Science 2 min read

COVID-19 Concerns: NASA Suspends Work on Moon Rocket

L Galbraith / Shutterstock.com

L Galbraith / Shutterstock.com

In a recent press release, NASA's administrator said that the agency would suspend ongoing work on the moon rocket due to the coronavirus pandemic.

The National Aeronautics and Space Administration (NASA) has suspended work on building and testing its moon rocket due to coronavirus.

NASA has been building the Space Launch System rocket that’s meant to land on the moon’s surface in two of its facilities. These include Michoud Assembly Facility in New Orleans and the nearby Stennis Space Center.

Now, the agency has announced intentions to suspend building and testing of the moon rockets due to rising cases of COVID19.

In a statement to the press, the space agency administrator, Jim Bridenstine said:

“The change at Stennis was made due to the rising number of COVID-19 cases in the community around the center, the number of self-isolation cases within our workforce there, and one confirmed case among our Stennis team.”

Bridenstine further explained that NASA and the contractor teams would complete an orderly shutdown. Meanwhile, all the hardware related to the moon rocket will remain in a safe condition until work can resume.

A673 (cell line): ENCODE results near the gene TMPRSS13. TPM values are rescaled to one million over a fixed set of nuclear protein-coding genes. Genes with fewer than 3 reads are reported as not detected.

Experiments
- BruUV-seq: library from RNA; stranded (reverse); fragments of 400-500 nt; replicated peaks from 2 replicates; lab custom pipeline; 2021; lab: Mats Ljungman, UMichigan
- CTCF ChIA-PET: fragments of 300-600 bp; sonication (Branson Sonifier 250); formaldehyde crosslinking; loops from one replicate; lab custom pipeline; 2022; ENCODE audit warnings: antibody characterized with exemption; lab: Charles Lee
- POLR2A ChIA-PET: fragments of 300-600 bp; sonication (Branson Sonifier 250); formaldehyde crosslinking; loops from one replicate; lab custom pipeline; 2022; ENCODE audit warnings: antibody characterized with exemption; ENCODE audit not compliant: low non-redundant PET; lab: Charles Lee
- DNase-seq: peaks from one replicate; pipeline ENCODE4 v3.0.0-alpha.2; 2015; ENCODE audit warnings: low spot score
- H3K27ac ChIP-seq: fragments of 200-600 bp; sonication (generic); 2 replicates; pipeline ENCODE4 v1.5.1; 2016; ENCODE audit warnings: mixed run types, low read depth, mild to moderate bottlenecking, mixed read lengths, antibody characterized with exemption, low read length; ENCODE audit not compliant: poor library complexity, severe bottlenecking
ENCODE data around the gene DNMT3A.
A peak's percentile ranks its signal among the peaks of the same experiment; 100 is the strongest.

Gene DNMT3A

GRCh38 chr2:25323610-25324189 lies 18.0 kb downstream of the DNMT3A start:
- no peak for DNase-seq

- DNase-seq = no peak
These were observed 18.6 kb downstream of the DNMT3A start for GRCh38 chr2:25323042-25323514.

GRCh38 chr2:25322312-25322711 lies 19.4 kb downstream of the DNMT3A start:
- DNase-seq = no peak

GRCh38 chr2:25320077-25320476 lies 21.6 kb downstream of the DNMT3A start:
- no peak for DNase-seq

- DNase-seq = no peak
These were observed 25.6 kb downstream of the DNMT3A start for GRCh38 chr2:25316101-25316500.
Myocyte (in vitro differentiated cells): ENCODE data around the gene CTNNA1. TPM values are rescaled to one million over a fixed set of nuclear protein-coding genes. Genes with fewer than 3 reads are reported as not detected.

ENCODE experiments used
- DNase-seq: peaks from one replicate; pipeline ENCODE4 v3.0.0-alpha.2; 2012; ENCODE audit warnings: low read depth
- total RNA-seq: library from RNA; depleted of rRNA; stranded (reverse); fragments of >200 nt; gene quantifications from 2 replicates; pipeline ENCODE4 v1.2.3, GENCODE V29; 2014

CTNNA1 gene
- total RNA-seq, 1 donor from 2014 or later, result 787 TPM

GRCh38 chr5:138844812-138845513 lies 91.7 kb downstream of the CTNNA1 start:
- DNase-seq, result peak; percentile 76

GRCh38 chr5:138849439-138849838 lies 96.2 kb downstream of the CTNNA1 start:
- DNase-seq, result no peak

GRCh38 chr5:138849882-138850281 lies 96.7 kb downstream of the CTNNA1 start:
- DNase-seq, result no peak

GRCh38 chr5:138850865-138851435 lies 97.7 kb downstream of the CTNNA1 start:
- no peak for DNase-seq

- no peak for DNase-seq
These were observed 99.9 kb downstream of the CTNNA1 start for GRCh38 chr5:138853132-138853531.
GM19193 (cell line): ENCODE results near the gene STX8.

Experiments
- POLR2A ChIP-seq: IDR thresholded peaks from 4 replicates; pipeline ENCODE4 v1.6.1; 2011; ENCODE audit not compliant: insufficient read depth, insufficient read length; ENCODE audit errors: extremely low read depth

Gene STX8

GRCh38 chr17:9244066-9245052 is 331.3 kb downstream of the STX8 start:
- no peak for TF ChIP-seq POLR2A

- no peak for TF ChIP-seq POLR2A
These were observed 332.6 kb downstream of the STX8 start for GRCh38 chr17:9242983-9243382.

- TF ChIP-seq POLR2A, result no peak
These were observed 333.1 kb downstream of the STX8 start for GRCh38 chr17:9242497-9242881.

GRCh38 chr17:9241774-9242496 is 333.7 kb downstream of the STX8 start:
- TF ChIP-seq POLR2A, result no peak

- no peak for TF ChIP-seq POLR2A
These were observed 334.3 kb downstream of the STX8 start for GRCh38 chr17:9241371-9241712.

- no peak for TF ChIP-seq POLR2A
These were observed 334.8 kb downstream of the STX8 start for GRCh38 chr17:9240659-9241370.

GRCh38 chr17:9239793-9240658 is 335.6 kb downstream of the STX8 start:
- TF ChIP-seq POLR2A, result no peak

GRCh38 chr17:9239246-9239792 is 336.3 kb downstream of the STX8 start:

The new development could affect the NASA mission.

Suspended Moon Rocket Work Could Impact Timeline

NASA has been working on its Artemis mission — which aims to set-up a long term colony on the moon.

Along with building a moon rocket, the agency also put out a call to recruit astronauts for the mission. Expectedly, NASA has an official timeline for the Artemis mission.

It begins with the unmanned Artemis I in 2021, followed by the Artemis II — a human-crewed spacecraft. The mission ultimately ends with Artemis III taking the astronauts to the lunar surface by 2024.

With the coronavirus pandemic hitting the United States, the plans to return to the moon could remain on-hold for a while.

Bridenstine said:

“We realize there will be impacts to NASA missions, but as our teams work to analyze the full picture and reduce risks, we understand that our top priority is the health and safety of the NASA workforce.”

Read More: Mushroom Base Could House NASA Scientists on Mars

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Sumbo Bello

Sumbo Bello is a creative writer who enjoys creating data-driven content for news sites. In his spare time, he plays basketball and listens to Coldplay.

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